The research has the ultimate aim of identifying, in the relevant literature, the reasons that have led the MOOCs to show such high dropout rates. After systematic review of the relevant specialized literature on the databases Springer, Science Direct, ERIC database and ACM Digital Library, there was the identification of 24 possible reasons, which were then divided into two broad groups: one of reasons inherent to the very characteristics of the MOOCs and the other with reasons connected to the development of the student during the course.

The analysis has shown that twelve of the twenty-four reasons are inherent to the characteristics of the MOOCs themselves, due to, for example, the fact that such courses are open and without any upfront payment of fees, which has significantly contributed to high dropout rates, as many students enter only by way of curiosity and soon drop out of the course. For this group of reasons, the managers of these courses have little margin for action to propose solutions for the reduction of the high dropout rates.

It is important to stress that the twelve reasons connected to the development of the student during the course are the most critical and also deserve special attention from the course managers, because the advance knowledge of these reasons could make it possible to adopt measures to implement mechanisms that could reduce the dropout rates in the MOOCs. Based on relevant literature, some possible solutions to tackle these reasons were suggested, including the use of an adaptive approach for the course, the adoption of the process of gamification, the increase in cooperative activities between the students in the discussion forums of the courses, and the system known as PES (Precise Effectiveness Strategy) to measure the effectiveness of the students when they interact with educational resources and activities.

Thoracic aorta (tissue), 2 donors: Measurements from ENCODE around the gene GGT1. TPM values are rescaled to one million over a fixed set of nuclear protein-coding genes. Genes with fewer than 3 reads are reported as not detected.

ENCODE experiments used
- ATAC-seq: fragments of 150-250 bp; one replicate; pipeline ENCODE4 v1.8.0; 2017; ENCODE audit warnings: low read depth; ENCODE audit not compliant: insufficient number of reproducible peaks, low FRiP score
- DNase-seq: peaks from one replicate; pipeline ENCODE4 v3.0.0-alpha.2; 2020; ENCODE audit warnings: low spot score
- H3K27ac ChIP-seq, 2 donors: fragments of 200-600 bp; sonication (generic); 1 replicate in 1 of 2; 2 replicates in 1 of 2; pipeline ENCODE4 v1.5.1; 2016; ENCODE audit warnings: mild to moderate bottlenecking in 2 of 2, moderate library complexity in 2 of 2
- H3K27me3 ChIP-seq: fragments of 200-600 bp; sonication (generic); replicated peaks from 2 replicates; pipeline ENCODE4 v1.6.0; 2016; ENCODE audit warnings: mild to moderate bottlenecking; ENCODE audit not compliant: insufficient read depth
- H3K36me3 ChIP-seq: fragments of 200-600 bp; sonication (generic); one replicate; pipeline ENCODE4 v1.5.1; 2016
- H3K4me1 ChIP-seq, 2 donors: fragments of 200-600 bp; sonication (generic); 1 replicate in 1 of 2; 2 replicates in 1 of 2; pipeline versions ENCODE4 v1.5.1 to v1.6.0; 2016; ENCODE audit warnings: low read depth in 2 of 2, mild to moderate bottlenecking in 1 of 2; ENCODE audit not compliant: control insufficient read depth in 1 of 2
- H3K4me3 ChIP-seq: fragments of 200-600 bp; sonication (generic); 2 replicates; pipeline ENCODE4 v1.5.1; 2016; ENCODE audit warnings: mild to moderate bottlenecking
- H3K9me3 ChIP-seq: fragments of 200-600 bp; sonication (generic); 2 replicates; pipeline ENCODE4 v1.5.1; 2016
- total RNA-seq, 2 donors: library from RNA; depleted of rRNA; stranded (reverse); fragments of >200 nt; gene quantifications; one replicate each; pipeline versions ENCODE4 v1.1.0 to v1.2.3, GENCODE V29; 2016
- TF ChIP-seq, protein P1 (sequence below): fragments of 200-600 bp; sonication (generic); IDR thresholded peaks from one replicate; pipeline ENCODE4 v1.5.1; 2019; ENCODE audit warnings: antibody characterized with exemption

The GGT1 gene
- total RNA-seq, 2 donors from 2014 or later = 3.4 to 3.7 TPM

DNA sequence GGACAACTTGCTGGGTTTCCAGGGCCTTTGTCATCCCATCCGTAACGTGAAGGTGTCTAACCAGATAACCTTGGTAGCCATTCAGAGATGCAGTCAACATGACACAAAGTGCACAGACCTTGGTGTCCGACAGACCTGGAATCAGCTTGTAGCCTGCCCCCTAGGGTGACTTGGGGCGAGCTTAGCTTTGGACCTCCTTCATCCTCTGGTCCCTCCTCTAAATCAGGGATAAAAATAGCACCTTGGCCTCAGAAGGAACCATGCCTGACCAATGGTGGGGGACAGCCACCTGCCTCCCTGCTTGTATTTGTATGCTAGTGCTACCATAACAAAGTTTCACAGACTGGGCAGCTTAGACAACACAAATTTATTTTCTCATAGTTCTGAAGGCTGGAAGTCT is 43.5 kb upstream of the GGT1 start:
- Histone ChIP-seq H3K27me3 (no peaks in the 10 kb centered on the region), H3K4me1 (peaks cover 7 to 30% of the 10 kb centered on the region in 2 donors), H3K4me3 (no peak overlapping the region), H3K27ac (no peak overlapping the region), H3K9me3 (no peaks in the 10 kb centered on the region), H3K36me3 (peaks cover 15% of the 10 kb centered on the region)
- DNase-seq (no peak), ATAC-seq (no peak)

In terms of future work, we suggest the execution of field research with students to see if the reasons listed in the specialised literature are compatible with the difficulties that they have mentioned during the course. In addition, it would be important to have studies about the adoption of computer tools, especially Learning Analytics (LA) and Educational Data Mining (EDM), that would allow the analysis of the data generated by the students in the virtual learning environment, and would also allow the managers to make an advance analysis of the behaviour of the students, in order to predict when the student could stop attending the course and adopt any applicable measures in order to reduce dropouts in the course.

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1. Aluno de Doutorado do Programa de Pós Graduação Stricto Sensu em Engenharia de Produção da Universidade Paulista – UNIP. Email: luisnaito@yahoo.com.br

2. Professor do Programa de Pós Graduação Stricto Sensu  em Engenharia de Produção da Universidade Paulista – UNIP. Email: marcia.terra@uol.com.br


Revista ESPACIOS. ISSN 0798 1015
Vol. 38 (Nº 05) Año 2017